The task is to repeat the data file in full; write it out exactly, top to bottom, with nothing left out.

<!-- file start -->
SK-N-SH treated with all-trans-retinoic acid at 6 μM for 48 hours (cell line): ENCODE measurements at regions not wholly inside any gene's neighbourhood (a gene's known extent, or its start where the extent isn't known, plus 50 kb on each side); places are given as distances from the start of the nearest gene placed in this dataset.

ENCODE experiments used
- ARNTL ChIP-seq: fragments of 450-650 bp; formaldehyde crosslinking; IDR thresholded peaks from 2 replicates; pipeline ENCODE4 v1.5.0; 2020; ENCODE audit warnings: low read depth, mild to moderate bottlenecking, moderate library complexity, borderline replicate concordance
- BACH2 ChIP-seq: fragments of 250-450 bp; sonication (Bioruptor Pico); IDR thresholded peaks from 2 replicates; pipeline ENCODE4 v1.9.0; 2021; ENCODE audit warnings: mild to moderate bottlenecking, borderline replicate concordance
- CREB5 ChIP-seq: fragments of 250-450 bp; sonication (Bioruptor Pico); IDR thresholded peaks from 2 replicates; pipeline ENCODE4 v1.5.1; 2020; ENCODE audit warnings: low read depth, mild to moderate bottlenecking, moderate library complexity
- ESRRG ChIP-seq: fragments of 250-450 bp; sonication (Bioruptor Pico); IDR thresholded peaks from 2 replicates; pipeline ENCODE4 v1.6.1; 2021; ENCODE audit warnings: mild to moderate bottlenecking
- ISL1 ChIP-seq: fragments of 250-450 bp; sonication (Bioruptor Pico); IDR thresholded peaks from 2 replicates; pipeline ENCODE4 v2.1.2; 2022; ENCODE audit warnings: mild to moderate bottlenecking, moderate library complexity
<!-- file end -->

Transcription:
SK-N-SH treated with all-trans-retinoic acid at 6 μM for 48 hours (cell line): ENCODE measurements at regions not wholly inside any gene's neighbourhood (a gene's known extent, or its start where the extent isn't known, plus 50 kb on each side); places are given as distances from the start of the nearest gene placed in this dataset.

ENCODE experiments used
- ARNTL ChIP-seq: fragments of 450-650 bp; formaldehyde crosslinking; IDR thresholded peaks from 2 replicates; pipeline ENCODE4 v1.5.0; 2020; ENCODE audit warnings: low read depth, mild to moderate bottlenecking, moderate library complexity, borderline replicate concordance
- BACH2 ChIP-seq: fragments of 250-450 bp; sonication (Bioruptor Pico); IDR thresholded peaks from 2 replicates; pipeline ENCODE4 v1.9.0; 2021; ENCODE audit warnings: mild to moderate bottlenecking, borderline replicate concordance
- CREB5 ChIP-seq: fragments of 250-450 bp; sonication (Bioruptor Pico); IDR thresholded peaks from 2 replicates; pipeline ENCODE4 v1.5.1; 2020; ENCODE audit warnings: low read depth, mild to moderate bottlenecking, moderate library complexity
- ESRRG ChIP-seq: fragments of 250-450 bp; sonication (Bioruptor Pico); IDR thresholded peaks from 2 replicates; pipeline ENCODE4 v1.6.1; 2021; ENCODE audit warnings: mild to moderate bottlenecking
- ISL1 ChIP-seq: fragments of 250-450 bp; sonication (Bioruptor Pico); IDR thresholded peaks from 2 replicates; pipeline ENCODE4 v2.1.2; 2022; ENCODE audit warnings: mild to moderate bottlenecking, moderate library complexity